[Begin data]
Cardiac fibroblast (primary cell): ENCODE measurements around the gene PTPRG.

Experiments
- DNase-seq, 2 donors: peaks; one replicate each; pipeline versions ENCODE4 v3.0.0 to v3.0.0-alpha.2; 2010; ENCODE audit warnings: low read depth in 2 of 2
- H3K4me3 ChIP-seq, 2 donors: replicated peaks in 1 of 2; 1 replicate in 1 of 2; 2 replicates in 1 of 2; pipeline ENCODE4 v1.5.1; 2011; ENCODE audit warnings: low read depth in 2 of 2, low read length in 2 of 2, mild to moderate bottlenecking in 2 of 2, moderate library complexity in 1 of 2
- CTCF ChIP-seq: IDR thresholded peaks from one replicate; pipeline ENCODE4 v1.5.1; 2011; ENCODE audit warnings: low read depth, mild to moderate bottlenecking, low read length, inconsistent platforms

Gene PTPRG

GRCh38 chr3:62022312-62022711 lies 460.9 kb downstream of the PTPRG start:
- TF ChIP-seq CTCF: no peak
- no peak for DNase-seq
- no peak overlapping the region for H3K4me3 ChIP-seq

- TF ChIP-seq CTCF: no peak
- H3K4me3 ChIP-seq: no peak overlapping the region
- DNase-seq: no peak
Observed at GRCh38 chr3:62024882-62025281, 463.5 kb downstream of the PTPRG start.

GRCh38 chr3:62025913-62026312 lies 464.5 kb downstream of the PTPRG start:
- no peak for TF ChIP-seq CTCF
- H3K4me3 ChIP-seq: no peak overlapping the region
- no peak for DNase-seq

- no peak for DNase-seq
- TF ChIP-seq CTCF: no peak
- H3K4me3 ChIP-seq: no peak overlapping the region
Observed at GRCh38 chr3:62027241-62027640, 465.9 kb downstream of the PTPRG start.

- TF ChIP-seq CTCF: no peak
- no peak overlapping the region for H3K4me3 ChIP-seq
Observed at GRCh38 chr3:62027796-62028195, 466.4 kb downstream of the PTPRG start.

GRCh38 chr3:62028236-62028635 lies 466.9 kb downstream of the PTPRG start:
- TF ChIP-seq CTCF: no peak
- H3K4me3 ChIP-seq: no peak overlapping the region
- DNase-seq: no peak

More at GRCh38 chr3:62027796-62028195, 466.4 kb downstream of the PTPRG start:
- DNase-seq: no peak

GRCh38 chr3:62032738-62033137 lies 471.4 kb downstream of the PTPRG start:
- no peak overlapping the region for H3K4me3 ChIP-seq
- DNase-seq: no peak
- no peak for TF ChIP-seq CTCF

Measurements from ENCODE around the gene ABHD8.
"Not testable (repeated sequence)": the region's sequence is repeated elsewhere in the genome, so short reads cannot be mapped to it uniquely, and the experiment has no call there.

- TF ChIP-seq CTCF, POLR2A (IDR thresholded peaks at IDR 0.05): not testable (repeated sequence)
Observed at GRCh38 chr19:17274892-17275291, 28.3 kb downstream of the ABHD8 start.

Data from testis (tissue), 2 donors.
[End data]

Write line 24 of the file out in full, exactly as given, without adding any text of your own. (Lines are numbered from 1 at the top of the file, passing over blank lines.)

- no peak overlapping the region for H3K4me3 ChIP-seq